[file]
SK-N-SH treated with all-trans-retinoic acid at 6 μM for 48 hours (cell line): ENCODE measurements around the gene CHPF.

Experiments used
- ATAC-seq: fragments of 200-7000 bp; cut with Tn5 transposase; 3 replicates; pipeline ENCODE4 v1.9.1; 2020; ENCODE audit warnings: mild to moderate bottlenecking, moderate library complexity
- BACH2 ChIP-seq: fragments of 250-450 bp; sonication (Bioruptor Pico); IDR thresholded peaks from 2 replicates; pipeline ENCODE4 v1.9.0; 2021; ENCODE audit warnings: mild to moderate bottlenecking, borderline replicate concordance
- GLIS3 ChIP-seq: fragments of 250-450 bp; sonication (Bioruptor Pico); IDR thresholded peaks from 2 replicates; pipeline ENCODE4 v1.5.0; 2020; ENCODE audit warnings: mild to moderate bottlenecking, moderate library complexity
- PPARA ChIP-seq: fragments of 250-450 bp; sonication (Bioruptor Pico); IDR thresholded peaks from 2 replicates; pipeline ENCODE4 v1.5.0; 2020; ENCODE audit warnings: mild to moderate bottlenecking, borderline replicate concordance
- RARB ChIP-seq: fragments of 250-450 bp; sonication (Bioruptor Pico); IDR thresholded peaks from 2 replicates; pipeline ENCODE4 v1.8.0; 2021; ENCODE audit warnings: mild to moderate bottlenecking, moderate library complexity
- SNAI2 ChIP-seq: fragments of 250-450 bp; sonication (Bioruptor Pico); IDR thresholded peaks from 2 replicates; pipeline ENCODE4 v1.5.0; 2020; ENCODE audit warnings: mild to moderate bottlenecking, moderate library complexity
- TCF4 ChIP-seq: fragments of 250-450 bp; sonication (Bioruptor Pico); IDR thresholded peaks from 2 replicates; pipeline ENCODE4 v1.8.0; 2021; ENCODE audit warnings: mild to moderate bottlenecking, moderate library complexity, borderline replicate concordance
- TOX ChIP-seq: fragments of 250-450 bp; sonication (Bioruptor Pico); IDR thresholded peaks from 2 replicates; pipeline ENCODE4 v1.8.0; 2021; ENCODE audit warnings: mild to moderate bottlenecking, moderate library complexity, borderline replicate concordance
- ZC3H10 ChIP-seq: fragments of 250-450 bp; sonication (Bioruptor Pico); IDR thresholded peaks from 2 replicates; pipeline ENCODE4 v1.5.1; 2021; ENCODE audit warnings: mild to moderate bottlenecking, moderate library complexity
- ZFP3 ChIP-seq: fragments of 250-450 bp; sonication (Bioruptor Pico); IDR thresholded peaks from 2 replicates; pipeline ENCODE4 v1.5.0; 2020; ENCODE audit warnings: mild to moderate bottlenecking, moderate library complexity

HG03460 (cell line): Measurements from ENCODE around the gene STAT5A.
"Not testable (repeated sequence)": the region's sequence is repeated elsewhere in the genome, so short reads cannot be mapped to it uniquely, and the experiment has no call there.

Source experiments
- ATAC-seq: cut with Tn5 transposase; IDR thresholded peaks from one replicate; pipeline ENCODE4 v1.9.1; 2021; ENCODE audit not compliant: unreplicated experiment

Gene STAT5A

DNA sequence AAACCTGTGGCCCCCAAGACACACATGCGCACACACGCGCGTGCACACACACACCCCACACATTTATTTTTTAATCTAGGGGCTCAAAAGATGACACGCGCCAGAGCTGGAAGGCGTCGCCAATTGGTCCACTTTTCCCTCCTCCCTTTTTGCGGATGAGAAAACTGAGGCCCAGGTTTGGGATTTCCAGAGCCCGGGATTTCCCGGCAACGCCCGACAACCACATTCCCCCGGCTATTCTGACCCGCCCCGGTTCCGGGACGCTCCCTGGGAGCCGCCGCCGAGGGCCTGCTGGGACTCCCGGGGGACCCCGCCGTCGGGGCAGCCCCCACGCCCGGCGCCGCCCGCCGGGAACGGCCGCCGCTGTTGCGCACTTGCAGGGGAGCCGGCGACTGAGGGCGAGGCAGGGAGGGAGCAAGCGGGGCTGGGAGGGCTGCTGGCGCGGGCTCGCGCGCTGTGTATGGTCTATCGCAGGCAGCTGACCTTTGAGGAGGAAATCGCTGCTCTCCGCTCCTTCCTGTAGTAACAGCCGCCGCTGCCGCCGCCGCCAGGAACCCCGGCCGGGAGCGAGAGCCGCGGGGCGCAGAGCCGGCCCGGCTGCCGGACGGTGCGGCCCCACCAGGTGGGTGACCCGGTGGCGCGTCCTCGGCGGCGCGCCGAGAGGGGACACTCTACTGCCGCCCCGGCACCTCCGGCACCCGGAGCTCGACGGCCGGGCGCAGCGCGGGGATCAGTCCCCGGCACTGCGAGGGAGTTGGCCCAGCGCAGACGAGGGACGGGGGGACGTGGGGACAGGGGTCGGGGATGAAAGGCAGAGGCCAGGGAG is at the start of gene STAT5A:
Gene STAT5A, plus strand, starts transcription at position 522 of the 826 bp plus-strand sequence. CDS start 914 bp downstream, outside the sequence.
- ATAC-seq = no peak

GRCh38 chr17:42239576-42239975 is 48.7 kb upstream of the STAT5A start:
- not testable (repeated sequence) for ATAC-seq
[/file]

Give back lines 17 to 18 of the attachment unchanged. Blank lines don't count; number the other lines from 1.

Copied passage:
Gene STAT5A

DNA sequence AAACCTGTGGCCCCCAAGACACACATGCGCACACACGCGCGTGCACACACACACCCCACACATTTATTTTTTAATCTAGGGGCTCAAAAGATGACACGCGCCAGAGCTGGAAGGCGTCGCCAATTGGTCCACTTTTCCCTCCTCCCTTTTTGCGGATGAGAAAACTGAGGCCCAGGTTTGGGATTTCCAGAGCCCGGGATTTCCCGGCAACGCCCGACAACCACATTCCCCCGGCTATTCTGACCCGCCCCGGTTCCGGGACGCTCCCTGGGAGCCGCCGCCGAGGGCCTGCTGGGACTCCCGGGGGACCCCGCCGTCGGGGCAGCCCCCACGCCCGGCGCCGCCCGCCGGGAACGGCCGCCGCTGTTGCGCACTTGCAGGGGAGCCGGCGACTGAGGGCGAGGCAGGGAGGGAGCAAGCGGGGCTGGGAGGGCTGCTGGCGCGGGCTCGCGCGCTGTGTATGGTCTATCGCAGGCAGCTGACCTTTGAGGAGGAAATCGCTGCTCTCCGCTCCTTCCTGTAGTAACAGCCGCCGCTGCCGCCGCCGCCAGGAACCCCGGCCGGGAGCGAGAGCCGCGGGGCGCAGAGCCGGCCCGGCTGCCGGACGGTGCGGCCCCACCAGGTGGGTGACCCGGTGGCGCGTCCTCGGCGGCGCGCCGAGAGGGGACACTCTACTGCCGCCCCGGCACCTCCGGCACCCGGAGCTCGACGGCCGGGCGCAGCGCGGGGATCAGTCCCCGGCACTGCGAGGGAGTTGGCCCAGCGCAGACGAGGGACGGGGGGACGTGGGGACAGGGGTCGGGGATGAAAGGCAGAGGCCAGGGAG is at the start of gene STAT5A: